HONG KONG — Don’t tell my trainer, but my smartphone has become my favorite exercise companion.
To novices, that may sound lonely and pathetic, but it’s nearly 2012 and the technology on offer is extraordinary. I have discovered a few high performing fitness apps that motivate and teach like a professional. They go where I want, when I want, at very little cost, and record my every move so that I can track my progress. And they’re fun.
Take it from a self-proclaimed appaholic and get with the program. Here are a few of my favorites:
Endomondo is an app that derives its name from “endorphin,” hormones that are released to the brain during sports, and “mondo,” Italian for “world.” It’s quite a kick for the globally minded.
The app primarily maps and records your physical activity with GPS, but it does much more. Endomondo broadcasts your route to your worldwide network of friends, and even strangers if you allow, while you are on the move. Friends can track you and give you a pep talk along the way.
When I travel, I can peruse the app’s Web site for routes that locals have taken, download them and follow. No maps needed. Just the app.
One of its strengths is data collection. So far, I know I’ve clocked about 110 kilometers, mainly on walks to and from work, burning the equivalent of 14 hamburgers. It is more reliable than other GPS mapping apps I’ve tried, like Trailguru, because it runs undisturbed in the background while you use other apps.
The company was founded in Denmark in late 2007, when Christian Birk, a former elite runner, and two of his colleagues from the consultant firm McKinsey opted to combine their passion for sports and technology. Endomondo says that 5.5 million people have downloaded it and 2.7 million are registered on its Web site. The iPhone version is free, but an upgraded version costs $3.99. (Prices here and below may vary slightly by market.)
RunKeeper works much like Endomondo and is just as reliable. It allows you to post your results directly to Facebook and Twitter; you can download the routes of others; and you can find friends nearby. The app is a classic, one of the first 200 on the iPhone. It was created by Jason Jacobs of Boston, who was frustrated when he used a Nike system to train in 2007 for his first marathon in Chicago.
Last month, RunKeeper added a few small features that enhance the app. Now an “auto pause” means that you don’t have to keep stopping and starting the app every time you pause for a drink or face a red light. And, now both Android and iPhone versions allow you to take photos that appear on RunKeeper.com along your mapped route.
One twist, and one of the ways the company makes money: If you want to be tracked by your friends, you’ll need to join RunKeeper Elite, which costs $4.99 a month, or $19.99 a year. Otherwise, the basic app is free.
iMuscle will make you question why you are shelling out $80 dollars an hour on a personal trainer. It’s that good.
The app doesn’t spot you as you bench press, and it won’t make you feel guilty for missing a session. But if you already feel comfortable at the gym, or want to learn new exercises, iMuscle is worth the small investment.
Once started, a detailed illustration of a body appears. Tap, for example, the breast muscle (pectoralis major abdominal part) and the app displays 28 exercises to strengthen that particular spot, complete with animation to illustrate exactly how to execute the exercise.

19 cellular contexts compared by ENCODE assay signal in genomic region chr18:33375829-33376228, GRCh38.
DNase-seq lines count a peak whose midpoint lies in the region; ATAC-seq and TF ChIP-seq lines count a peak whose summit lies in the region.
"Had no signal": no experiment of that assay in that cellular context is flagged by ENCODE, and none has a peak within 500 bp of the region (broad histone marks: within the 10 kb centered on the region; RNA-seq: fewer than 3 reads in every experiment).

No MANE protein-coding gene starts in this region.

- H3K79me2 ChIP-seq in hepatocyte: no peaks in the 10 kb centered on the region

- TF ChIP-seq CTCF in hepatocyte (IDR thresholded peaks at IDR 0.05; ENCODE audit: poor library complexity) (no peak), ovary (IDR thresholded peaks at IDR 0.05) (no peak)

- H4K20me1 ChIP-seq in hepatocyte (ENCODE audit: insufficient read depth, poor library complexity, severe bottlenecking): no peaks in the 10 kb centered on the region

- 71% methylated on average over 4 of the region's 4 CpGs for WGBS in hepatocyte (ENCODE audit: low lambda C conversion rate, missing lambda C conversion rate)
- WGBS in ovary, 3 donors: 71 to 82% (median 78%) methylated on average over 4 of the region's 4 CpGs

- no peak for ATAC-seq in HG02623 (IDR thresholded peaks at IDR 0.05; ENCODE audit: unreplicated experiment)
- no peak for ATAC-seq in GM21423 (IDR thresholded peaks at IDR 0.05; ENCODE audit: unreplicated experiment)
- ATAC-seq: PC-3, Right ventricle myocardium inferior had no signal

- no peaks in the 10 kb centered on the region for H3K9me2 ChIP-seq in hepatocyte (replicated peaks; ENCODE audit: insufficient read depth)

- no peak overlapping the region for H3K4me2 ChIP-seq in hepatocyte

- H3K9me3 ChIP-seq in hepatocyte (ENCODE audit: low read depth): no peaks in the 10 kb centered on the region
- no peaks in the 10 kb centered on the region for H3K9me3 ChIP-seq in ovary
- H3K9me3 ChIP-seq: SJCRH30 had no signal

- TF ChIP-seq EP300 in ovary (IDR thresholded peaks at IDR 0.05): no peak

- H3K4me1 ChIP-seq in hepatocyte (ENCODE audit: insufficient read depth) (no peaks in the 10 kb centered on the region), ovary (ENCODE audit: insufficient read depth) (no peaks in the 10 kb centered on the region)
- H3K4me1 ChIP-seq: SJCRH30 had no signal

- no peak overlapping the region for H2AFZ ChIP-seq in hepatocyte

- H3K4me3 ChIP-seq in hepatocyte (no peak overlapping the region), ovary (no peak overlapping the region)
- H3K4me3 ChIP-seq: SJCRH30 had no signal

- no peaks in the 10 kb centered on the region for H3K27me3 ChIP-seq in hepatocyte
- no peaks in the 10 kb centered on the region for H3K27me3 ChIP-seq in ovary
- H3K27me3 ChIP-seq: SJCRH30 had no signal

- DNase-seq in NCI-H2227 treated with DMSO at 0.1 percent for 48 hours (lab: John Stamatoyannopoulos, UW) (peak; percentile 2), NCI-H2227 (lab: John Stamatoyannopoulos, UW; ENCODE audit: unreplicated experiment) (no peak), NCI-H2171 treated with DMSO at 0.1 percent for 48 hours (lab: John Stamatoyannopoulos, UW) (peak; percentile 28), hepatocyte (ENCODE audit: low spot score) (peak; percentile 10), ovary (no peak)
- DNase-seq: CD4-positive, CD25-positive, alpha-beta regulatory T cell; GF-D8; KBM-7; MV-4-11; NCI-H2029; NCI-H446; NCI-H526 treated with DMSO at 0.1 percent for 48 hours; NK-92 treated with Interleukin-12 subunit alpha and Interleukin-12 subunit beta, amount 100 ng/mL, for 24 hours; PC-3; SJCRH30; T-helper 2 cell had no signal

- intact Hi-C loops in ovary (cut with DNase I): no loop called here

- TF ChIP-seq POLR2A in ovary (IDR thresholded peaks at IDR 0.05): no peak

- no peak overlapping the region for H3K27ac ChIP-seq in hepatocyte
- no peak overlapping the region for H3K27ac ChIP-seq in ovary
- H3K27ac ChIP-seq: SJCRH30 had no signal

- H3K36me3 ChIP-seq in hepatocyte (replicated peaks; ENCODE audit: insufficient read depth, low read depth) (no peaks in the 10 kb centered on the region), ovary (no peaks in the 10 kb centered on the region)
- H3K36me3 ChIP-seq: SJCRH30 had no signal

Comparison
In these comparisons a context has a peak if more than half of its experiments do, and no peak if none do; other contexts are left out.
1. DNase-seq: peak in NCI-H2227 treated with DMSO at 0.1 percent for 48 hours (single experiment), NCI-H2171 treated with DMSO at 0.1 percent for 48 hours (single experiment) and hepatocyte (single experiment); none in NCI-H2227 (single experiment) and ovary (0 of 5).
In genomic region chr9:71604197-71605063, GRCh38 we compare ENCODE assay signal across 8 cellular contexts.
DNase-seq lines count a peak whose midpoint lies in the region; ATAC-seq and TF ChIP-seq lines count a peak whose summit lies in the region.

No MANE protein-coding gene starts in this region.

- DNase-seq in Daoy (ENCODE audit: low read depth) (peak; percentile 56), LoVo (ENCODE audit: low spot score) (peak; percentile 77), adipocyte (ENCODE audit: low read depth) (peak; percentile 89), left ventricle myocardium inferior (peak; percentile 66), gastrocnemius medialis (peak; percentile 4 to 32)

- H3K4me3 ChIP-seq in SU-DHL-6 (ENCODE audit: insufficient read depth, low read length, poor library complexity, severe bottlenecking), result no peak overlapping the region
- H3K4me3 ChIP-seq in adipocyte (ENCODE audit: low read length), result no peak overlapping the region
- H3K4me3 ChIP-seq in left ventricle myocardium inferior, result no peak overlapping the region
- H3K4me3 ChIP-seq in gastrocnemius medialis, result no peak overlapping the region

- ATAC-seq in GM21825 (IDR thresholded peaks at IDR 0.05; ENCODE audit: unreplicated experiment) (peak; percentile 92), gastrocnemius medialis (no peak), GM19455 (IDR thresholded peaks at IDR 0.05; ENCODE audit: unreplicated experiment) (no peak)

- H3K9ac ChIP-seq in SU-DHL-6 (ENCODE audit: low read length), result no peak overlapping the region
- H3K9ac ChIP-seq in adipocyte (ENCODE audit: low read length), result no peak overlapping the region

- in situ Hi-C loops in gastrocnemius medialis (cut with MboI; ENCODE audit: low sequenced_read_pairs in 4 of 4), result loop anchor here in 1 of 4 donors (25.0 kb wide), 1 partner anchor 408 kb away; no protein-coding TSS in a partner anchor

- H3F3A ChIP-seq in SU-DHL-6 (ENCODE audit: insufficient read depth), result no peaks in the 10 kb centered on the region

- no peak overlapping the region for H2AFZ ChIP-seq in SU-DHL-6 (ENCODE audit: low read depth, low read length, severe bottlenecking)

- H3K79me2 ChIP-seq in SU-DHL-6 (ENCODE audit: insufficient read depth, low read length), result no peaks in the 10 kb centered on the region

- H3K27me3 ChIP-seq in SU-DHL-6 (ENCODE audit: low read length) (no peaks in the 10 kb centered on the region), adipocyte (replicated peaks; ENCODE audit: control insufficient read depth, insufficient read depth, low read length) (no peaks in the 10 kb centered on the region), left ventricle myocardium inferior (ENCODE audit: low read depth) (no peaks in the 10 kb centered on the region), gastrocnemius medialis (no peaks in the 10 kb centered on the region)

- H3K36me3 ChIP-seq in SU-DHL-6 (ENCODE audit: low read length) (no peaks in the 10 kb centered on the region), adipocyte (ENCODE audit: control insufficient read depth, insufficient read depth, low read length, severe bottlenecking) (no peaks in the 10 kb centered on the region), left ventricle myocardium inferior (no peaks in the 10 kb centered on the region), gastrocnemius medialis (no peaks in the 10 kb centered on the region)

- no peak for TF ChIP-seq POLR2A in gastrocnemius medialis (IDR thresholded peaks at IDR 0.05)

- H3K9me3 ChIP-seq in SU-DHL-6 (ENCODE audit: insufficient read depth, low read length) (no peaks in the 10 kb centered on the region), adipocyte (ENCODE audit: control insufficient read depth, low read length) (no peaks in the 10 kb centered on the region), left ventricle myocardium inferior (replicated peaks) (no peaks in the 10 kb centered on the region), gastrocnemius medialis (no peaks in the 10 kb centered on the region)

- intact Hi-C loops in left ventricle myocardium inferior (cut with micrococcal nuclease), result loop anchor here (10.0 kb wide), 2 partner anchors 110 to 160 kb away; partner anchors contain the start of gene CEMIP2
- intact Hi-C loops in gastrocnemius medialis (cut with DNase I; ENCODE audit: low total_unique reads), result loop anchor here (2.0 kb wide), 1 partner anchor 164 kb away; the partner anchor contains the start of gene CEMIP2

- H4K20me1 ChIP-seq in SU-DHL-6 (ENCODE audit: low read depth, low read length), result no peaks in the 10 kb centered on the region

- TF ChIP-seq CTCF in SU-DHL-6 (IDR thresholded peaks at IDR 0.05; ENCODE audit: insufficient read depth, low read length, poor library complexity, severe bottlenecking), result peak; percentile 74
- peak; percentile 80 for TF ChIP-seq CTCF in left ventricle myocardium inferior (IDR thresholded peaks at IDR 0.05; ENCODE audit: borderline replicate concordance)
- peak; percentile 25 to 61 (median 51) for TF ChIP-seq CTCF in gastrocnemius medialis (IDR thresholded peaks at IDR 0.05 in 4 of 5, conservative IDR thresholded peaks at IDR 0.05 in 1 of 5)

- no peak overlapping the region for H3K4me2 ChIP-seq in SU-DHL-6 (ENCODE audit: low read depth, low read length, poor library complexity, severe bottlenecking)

You can then design a workout — like “chest,” “shoulders,” or “biceps” — with your selection of exercises. Each time you do an exercise, you input the number of repetitions and weight. The app keeps a log to track your progress. It costs $1.99 for the iPhone and $4.99 for the iPad.
Nike Training Club dubs itself “Your personal trainer. Anytime. Anywhere.” This is indeed the perfect app for anyone on the road. Unlike iMuscle, it hardly requires equipment — a jump rope, medicine ball and a couple of dumbbells suffice. The app is targeted at women, but the 60-plus workouts and 90-plus drills are just as brutal for men.
The app takes a while to download, but that’s because it incorporates video to make sure you understand the moves, the app’s major strength.
After choosing your goal — getting lean, toned, strong, or focusing on a specific muscle — you choose your level (beginner, intermediate, or advanced), set your music and go.
I tried a 45-minute strength-building program that used dumbbells and a medicine ball that was divided into 53 segments. Never mind that you have no clue how to “pretzel stretch” or “Russian twist” — that’s what the video is for. You are guided every step of the way. It’s free for the iPhone.
Total Immersion Swimming is one of the few apps for the sport that caught my attention. The American Terry Laughlin has developed a swimming technique that focuses on economy, rather than speed, for long-distance open water swimmers. Courses are held around the world. I attended one several years ago in the Alps near Zurich.
The app’s value lies in the video. Mr. Laughlin breaks down his freestyle technique into a number of drills. In the absence of a coach, it is helpful to view videos of them at the poolside between laps. The app costs 99 cents for the iPhone for the first few lessons; 99 cents for subsequent lessons.
Calorie Tracker, developed by Lance Armstrong’s Livestrong.com, is a good app for tallying your caloric intake. The database contains more than 625,000 food and restaurant items.
One day, the app quickly calculated that my breakfast (yogurt and grapefruit juice), lunch (Greek salad) and dinner (pad thai and green chicken curry with jasmine rice), added up to 1,364 calories. It figured that my 85-minute brisk walk home from the office burned 575 calories. All told, I went to bed having consumed only 39 percent of my recommended caloric intake. The app costs $2.99 for the iPhone and iPad.